Bust Lines Increasing - Even In Moderate Sized Women

by Tanya Thomas on  April 14, 2010 at 8:57 PM Women Health News   - G J E 4
 Bust Lines Increasing - Even In Moderate Sized Women
The number of average sized women with bigger bust lines is increasing, a new survey has found.

The number is said to have gone up considerable, with the most common bra cup size increasing from a B to a DD in the past 50 years.

Women's health experts blame a range of environmental and hormonal factors, while lingerie specialists say some women have realised they have been wearing the wrong bra size for years.

According to bra fitter Esther Labi, there has been a sharp increase in slim women, particularly teenagers, with very large chests up to a F or G cup.

"A lot of teenagers wear a 10F - they're slim girls but they have boobs," the Sydney Morning Herald quoted her as saying.

Labi's company, Storm in a D Cup, caters for well-endowed women who often have had an unsatisfying experience in a mainstream store.

"There is a frustration in clothes not being available when you're small in the body but big in the bust," she said.

Myer lingerie fitter, Carol Ferlito, says about half of all the customers she sees are bigger than a DD cup. According to official company data, plus-size bras account for one-third of total sales.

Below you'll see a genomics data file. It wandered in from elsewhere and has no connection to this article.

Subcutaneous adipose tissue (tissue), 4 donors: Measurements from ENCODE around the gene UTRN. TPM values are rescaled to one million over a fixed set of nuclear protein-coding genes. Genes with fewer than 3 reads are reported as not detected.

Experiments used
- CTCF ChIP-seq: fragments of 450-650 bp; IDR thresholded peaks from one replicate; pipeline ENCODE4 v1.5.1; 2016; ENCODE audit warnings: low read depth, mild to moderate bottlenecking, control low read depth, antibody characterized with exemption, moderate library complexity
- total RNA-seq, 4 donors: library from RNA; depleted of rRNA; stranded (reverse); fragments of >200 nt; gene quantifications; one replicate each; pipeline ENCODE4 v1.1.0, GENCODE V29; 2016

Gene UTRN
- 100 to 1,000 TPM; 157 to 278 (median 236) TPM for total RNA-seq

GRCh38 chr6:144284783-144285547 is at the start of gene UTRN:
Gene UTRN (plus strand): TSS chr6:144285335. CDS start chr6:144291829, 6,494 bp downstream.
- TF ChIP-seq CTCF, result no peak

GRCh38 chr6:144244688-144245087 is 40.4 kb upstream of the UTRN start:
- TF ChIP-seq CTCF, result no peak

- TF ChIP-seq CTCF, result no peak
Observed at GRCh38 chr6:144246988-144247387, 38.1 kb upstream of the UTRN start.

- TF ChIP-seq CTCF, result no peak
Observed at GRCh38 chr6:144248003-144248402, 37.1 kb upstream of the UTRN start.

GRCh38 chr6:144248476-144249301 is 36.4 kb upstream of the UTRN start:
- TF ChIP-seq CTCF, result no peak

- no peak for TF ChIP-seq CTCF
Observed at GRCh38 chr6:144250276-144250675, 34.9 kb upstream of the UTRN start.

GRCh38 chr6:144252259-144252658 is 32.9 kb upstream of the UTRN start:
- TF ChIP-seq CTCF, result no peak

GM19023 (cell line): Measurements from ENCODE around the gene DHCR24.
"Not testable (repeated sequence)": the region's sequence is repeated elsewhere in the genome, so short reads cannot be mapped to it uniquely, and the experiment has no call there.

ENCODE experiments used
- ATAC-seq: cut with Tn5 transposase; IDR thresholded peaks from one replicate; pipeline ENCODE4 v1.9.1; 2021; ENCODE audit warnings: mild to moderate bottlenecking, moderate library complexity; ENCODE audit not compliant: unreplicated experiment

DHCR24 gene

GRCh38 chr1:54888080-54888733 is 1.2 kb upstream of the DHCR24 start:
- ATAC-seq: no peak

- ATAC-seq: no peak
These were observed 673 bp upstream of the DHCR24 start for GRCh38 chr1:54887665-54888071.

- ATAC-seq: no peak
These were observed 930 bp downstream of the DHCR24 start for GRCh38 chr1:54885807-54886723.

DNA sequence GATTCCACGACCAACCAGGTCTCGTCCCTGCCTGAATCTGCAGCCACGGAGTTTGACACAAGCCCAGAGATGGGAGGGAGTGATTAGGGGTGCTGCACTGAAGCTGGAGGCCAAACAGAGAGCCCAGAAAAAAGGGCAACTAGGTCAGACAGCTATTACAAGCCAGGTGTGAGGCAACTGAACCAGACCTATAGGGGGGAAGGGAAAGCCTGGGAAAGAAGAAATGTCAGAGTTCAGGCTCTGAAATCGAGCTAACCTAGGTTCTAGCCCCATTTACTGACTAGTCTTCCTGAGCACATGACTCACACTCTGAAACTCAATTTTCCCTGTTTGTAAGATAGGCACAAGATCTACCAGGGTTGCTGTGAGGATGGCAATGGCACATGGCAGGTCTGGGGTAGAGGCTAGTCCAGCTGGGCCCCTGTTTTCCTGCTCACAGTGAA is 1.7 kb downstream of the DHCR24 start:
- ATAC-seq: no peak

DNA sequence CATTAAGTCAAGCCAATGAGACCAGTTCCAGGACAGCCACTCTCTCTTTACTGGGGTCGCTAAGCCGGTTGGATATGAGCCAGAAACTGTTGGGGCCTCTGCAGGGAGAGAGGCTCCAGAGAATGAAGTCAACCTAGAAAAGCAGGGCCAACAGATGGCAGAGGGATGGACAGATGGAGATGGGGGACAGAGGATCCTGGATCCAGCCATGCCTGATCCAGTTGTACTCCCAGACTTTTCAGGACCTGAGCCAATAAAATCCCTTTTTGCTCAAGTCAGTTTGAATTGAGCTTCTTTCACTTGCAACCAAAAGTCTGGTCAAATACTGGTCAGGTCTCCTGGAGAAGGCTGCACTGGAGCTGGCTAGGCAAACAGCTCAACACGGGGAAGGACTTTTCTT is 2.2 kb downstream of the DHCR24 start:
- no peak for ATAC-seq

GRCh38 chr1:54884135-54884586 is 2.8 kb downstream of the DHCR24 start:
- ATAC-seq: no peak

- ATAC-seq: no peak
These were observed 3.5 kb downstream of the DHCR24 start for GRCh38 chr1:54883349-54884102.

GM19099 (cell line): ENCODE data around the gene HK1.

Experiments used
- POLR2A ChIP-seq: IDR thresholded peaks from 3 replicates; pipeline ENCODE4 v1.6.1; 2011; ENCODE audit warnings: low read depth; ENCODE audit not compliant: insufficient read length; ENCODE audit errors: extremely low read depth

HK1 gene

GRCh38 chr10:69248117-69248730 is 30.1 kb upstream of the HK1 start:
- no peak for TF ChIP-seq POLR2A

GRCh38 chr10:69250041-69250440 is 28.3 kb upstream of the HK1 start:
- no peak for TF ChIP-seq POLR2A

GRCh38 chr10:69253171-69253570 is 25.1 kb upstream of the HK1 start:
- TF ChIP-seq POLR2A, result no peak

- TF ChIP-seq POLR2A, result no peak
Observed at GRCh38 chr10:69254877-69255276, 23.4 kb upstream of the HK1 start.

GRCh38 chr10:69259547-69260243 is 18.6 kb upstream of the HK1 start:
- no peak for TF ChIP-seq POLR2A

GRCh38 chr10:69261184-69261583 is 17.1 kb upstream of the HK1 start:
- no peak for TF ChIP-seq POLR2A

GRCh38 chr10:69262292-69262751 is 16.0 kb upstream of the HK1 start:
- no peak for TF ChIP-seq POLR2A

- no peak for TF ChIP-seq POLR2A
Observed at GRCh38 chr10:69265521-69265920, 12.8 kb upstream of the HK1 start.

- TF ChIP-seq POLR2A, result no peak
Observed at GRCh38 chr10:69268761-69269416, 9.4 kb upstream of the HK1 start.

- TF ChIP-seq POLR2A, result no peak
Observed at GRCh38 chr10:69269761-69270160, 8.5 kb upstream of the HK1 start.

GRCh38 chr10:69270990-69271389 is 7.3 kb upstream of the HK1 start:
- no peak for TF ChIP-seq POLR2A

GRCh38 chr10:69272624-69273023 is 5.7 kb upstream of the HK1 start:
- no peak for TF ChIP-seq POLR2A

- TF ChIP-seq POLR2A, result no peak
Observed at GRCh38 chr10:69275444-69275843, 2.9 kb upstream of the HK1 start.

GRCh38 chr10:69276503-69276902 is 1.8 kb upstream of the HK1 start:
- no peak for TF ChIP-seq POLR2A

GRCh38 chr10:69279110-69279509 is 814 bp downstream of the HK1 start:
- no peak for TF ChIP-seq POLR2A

Ferlito regularly fits girls aged 11 and 12 in sizes D and DD, even for their first bra.

"The younger generation are developing a lot earlier. Sometimes mums don't realise how big their daughters are," she said.

Susan Davis, a professor in women's health at Monash University said, bigger bust lines are typical in societies that have become more westernised, including in Asia.

The combination of early-onset puberty, delaying childbirth and an increase in overall body fat create a hormonal cocktail that is conducive to bigger breasts.

"If you go through puberty at age 12 you have a longer time for your breasts to get bigger. Fat tissue produces oestrogen which leads to increase in breast tissue," she stated.

Professor Davis believes oestrogens in the food chain and exposure to chemicals, rather than synthetic hormones found in the pill and hormonal replacement therapies, are also causing women's chests to expand.

Source: ANI

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